Thursday, 26 June 2014
The Return of Bad Acting
I’ve had it with the latest acting trend. And though I don’t want to blame anybody, I think I kind of have to.
What I’m talking about is much more than good old-fashioned bad acting. I got the idea for this article from talking with a friend of mine — a veteran of Canadian theatre. I asked him if he’s seen any good plays lately. He said “Well I saw this play, but the actors in it were doing that bad acting thing that’s so popular right now.” “Oh what do you mean?” I asked. He said, “Oh you know, when they are trying to show you what good actors they are all the time.”
What my friend was talking about was actors who have great technique and are always showing it off. In other words, they’ve been to theatre school. They’ve learned how to project their voices and how to move their bodies with exquisite poise. But when you see them onstage they are so busy showing off they’ve forgotten to pay a character.
When you watch these actors you may be fooled into thinking you are watching great acting (especially when we rarely get to see any really good old-fashioned good acting these days).
You might think Brecht is to blame for all this, because he went on about alienation. But I don’t think so. Brecht wanted audiences to be wrenched out of their rapture, their ‘hypnotism’ — as he called it. But in order for alienation to work, the audience has to be pulled in at some point so that they have something to be wrenched out of. A truly Brechtian performance pulls you in and out — it doesn’t just leave you at the sidelines, admiring the actors.
I think David Mamet is somewhat guilty, because in his book True and False, he goes on about how actors don’t have to play characters, they just have to say the lines and express the emotions. Well call me crazy, might Mamet’s wife Rebecca Pigeon be a credible exponent of his acting style? Then why is her acting so boring? (Answer: because she’s always playing Rebecca Pigeon).
But I’m afraid the real origins of this new acting style can be found in mega-musicals and the schools that train actors for them. These days acting students all want to get the big bucks by starring in American megamusical touring productions. In megamusicals actors do nothing but show us how talented they are. And when called on to sing, they just step downstage and deliver directly to the audience — usually fierce anthems about AIDS or poverty. But playing a character— that’s the furthest thing from their minds.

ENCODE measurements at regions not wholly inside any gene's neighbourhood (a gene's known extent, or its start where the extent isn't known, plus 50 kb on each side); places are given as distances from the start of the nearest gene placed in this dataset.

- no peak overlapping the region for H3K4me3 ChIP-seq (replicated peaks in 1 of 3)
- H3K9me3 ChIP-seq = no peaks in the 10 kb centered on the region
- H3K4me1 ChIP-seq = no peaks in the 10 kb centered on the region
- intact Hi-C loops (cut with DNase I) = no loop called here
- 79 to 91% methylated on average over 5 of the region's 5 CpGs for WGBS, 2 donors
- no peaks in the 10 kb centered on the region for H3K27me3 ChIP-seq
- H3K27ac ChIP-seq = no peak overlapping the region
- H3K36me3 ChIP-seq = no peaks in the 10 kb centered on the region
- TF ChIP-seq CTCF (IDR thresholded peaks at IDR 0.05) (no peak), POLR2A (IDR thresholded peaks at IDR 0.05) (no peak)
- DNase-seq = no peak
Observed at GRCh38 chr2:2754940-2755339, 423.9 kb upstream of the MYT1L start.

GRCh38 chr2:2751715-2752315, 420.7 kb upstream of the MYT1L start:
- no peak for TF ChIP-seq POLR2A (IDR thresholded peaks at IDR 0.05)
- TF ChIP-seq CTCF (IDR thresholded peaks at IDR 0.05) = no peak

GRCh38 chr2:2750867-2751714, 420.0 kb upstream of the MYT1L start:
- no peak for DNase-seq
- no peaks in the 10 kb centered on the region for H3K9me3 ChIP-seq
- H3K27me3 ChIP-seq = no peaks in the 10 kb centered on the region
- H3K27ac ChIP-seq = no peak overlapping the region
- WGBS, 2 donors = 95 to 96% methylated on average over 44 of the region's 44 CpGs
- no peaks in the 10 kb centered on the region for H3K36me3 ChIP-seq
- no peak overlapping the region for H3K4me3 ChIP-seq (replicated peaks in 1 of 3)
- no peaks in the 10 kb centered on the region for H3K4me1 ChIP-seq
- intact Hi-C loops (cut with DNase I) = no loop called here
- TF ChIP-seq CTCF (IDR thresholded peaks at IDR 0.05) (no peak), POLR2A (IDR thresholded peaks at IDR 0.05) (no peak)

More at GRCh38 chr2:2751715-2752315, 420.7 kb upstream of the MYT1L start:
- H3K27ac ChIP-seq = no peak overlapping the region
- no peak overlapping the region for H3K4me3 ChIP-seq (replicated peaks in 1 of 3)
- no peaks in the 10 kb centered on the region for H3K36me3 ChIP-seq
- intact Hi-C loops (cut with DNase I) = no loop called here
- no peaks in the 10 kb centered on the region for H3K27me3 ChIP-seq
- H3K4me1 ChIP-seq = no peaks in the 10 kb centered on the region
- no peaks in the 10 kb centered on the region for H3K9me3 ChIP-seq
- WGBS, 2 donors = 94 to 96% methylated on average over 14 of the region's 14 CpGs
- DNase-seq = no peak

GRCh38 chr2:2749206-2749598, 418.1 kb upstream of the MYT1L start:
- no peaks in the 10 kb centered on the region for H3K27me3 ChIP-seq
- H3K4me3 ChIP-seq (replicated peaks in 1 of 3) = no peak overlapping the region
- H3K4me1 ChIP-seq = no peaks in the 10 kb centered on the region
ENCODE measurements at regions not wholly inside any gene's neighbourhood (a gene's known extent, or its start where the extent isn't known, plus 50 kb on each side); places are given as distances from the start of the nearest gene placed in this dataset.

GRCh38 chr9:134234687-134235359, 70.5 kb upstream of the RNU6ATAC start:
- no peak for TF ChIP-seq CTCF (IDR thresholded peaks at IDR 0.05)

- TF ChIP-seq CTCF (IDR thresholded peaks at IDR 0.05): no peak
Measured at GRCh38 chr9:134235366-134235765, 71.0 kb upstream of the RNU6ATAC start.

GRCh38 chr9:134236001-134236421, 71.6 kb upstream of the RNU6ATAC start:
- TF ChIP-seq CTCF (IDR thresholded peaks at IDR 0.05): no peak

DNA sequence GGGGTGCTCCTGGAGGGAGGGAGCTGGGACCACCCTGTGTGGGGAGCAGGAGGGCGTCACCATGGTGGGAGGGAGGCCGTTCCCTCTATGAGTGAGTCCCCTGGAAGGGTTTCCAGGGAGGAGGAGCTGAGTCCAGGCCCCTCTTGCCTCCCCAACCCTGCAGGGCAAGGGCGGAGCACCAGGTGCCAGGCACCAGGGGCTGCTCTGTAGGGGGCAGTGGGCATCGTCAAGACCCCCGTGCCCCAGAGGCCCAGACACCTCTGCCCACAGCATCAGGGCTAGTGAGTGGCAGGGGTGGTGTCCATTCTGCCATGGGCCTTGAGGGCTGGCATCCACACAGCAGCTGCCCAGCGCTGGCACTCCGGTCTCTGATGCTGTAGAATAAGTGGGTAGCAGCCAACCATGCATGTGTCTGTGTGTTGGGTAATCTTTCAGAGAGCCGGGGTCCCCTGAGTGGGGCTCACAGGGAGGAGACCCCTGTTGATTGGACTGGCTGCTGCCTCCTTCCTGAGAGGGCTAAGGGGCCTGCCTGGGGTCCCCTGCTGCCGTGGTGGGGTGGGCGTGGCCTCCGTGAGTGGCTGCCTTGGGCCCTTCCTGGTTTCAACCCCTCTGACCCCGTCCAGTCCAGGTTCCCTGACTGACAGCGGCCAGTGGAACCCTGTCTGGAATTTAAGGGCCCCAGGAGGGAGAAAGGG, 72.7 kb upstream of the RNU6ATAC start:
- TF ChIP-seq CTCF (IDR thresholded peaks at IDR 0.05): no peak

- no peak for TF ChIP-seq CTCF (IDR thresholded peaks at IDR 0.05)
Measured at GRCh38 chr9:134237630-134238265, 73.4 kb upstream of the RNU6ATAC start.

Recently I bought a recording of Crazy for You (yes, I am a trash queen), and was listening to a duet version of ‘They Can’t Take That Away From Me.’ I noticed that the guy was singing the line “the way you sing offkey’ to a girl who was doing a passable imitation of Kristin Chenoweth (don’t they all?). Well of course an actress in a jukebox musical would never think of actually singing off-key. What if some mega-director saw her?
A part of me welcomes the latest reality theatre trend (i.e. people talking to their moms or their best friends, people arguing about politics, people talking about their lack of privilege). At least these people aren’t showing off what great actors they are.
Recently at a party I was introduced to a couple of students from Randolph. I couldn’t help myself. I was just a teensy bit tipsy, so I leaned over and said — “I bet you’re triple threats, right?” “Oh yes,” said one, beaming, unaware of my irony. The other was a bit craftier. “I’m a double threat “ he said. brazenly, “acting and “ — (he pointed to his brain) — “thinking.”
Which one do you think gets the part?